Then, David spent time with God. Knowing his weakness, he went before the Lrod in prayer. And this is what the Psalms are all about. These are just a few samplings of David’s times of prayer with God.

Here again, what do I do? What do we normally do? We’re feeling bad. And so we go to God and say, ‘God, I’m feeling bad.” And that’s it! What are you supposed to get from that?

Example: You could imagine walking by my wife in the hallway. And as you pass by, “Hey, I’ve been kind of depressed lately.”

But what David did was he spent time. He thought things through with the Lord. And as he spent time with God he was strengthened.

I have experienced this. In fact, on numerous occasions I have been needy enough that I stopped, got before God, and really talked things through with him. And it does feel good. It is an excellent experience, one that I come away from energized.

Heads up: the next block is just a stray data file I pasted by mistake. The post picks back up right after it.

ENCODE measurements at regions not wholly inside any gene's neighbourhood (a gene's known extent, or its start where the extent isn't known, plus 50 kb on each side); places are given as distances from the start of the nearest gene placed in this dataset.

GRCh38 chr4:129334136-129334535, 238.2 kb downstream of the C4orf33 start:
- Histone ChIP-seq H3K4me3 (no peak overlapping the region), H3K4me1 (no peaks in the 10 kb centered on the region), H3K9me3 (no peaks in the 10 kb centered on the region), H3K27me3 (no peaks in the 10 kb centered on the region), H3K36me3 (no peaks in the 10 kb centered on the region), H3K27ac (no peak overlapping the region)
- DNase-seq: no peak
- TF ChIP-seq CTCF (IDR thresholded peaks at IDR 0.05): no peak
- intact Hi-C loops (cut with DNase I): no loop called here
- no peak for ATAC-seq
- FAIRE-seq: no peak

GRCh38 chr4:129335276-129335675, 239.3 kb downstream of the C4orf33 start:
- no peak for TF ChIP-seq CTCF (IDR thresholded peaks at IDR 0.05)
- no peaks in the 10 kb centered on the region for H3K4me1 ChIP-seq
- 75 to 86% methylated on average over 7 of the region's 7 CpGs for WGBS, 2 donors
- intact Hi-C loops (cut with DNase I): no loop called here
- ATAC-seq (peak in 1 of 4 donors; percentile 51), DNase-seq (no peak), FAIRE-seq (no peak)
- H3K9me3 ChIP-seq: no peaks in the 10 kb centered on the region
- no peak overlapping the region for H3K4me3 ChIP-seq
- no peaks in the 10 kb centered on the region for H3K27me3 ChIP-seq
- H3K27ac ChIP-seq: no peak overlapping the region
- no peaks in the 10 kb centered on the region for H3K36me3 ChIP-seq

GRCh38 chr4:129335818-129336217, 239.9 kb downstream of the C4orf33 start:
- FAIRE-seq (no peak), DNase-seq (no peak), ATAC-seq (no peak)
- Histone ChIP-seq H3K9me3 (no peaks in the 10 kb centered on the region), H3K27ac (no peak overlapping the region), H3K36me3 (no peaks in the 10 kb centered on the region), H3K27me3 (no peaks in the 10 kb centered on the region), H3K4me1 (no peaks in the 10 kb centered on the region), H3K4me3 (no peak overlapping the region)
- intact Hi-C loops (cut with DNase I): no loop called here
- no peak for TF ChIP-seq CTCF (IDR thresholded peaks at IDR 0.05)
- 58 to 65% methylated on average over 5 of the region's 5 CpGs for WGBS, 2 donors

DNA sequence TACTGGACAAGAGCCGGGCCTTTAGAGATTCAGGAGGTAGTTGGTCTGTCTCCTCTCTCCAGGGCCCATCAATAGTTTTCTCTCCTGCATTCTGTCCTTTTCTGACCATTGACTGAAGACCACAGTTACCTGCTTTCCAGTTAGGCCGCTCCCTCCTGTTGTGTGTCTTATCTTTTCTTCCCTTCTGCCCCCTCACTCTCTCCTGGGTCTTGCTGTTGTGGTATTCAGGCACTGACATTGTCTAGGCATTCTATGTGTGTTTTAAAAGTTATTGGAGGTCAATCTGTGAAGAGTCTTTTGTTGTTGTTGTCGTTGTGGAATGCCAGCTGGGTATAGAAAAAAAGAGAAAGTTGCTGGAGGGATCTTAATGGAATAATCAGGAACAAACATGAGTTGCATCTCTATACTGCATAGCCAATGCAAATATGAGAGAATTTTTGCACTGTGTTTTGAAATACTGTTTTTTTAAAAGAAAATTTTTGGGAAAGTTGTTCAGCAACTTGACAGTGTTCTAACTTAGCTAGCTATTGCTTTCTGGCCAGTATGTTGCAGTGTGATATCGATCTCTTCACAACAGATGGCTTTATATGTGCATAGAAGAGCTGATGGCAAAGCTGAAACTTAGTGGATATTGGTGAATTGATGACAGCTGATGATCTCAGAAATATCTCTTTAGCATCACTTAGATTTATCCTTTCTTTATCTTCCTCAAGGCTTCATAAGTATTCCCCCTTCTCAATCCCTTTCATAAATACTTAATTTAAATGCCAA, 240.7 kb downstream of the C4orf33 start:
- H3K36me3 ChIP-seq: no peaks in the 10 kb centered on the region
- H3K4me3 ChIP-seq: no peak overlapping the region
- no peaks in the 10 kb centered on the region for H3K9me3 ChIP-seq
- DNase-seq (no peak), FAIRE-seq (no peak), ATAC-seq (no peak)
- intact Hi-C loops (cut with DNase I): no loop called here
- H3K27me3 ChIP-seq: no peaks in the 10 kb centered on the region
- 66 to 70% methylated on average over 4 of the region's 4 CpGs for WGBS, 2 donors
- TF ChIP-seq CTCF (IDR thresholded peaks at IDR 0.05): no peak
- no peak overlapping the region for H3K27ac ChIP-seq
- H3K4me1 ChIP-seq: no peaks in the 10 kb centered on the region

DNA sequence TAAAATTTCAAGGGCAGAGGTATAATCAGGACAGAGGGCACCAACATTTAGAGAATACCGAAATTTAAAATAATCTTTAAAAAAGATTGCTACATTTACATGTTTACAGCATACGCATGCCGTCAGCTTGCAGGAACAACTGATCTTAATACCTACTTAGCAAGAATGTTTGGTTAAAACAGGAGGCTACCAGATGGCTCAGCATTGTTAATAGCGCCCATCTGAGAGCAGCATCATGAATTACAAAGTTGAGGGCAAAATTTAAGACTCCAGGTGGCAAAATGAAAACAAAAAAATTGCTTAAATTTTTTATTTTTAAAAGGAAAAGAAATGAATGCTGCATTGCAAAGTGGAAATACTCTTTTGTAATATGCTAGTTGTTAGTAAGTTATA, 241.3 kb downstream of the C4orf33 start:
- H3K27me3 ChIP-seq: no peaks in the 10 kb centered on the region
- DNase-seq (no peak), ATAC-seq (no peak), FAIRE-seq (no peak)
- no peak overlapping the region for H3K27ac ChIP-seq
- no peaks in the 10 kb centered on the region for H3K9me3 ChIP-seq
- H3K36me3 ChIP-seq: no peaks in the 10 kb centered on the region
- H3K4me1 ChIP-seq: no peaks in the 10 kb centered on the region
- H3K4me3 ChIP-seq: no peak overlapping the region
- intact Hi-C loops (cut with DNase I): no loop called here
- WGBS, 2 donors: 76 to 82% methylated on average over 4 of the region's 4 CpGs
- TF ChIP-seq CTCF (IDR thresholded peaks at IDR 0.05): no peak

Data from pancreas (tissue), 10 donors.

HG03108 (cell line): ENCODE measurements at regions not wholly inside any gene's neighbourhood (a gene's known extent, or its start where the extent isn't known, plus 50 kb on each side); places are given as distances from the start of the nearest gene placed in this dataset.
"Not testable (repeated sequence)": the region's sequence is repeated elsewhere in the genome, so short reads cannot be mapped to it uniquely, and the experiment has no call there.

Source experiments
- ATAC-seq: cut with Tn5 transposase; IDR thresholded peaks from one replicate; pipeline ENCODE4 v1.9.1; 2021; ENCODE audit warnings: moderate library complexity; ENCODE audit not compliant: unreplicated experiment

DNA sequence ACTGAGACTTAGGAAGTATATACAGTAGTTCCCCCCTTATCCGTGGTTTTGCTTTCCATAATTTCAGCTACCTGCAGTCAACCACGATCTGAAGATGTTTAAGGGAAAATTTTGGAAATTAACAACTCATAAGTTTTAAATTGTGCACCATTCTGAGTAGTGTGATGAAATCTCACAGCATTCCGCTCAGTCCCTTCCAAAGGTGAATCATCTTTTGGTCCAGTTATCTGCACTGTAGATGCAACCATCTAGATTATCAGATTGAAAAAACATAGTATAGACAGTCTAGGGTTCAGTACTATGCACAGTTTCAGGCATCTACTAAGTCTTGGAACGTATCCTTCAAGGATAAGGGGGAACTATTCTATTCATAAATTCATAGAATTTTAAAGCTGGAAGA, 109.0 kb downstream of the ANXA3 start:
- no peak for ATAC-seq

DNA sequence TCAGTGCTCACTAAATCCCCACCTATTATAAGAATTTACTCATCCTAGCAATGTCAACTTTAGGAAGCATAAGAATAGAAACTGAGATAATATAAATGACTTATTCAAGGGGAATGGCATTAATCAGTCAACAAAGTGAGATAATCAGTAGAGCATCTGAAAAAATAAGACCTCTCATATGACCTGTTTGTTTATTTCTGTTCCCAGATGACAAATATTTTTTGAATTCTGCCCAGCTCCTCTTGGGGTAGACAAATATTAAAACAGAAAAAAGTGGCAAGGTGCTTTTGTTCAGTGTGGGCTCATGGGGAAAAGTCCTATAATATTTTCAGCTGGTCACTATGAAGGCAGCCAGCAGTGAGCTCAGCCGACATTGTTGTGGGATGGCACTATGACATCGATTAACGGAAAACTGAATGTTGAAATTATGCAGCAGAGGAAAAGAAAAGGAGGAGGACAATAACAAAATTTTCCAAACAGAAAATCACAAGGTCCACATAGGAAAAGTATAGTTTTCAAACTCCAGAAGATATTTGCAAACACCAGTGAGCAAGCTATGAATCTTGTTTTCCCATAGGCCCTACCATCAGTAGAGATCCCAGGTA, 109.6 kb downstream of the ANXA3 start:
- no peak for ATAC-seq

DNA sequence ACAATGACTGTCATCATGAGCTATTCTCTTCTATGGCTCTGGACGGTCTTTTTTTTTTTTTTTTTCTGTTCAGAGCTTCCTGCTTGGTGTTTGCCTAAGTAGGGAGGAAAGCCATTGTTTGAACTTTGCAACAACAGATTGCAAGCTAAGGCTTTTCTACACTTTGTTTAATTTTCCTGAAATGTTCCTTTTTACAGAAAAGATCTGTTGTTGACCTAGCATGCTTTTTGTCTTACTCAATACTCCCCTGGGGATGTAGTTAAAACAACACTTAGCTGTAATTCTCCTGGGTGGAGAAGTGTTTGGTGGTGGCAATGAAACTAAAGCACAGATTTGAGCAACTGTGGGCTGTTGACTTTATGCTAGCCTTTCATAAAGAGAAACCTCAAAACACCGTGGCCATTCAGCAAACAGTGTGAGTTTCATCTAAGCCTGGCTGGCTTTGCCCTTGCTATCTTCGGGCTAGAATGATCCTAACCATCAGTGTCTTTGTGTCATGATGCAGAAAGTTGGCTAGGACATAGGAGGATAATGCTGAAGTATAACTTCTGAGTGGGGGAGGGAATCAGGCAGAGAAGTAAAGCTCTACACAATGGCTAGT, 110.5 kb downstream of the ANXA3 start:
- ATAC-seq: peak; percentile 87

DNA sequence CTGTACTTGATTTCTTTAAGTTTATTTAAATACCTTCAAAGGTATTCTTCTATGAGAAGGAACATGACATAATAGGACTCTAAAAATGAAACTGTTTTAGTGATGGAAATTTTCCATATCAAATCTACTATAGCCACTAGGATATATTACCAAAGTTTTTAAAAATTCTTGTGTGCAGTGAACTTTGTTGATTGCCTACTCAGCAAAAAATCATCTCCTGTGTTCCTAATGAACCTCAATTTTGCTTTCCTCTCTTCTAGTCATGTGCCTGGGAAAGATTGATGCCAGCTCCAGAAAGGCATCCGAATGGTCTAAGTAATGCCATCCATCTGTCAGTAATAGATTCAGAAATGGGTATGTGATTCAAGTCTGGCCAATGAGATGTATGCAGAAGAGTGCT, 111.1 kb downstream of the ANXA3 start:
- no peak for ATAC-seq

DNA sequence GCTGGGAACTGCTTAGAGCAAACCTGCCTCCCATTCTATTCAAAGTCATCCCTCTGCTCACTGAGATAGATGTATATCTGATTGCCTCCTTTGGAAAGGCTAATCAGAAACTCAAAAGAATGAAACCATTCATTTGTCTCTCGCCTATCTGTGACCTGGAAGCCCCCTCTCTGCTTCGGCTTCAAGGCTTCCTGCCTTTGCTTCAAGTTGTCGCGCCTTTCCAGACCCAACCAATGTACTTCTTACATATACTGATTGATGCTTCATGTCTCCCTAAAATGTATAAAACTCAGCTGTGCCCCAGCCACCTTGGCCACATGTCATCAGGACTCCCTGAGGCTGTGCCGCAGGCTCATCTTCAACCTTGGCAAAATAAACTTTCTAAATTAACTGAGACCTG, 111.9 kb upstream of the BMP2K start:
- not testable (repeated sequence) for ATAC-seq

But I have to admit that usually I’m either not needy (or don’t feel like it), or I won’t spend the time.

Willing to sacrifice (2 Sam. 24)

The second event I want to look at is similar to the first, because it also revolves around this notion of self-confidence. You see, David, on the one hand was acutely aware of his weakness. So he depended on God for strength. But he always had this tendency to be self-confident. He was a winner. And he knew it. And if he didn’t keep that self-confidence in check, it wound up destroying him. This happened several times in the course of his lifetime. A lot of you mighit be familiar with the incident with Beth-Sheba, where he killed her husband in order to carry out an adulterous affair. And this all came about because David was lax about his own weakness.

But there is an incident late in his life that was similar because of that self-confidence. This is recorded in 1 Chronicles 21

He wants to count his armies

What does it mean to say that Satan stood up against Israel? It means that there was an enemy that came against Israel. Some kind of a threat was posed against Israel, probably another nation. But it incited David to number his army.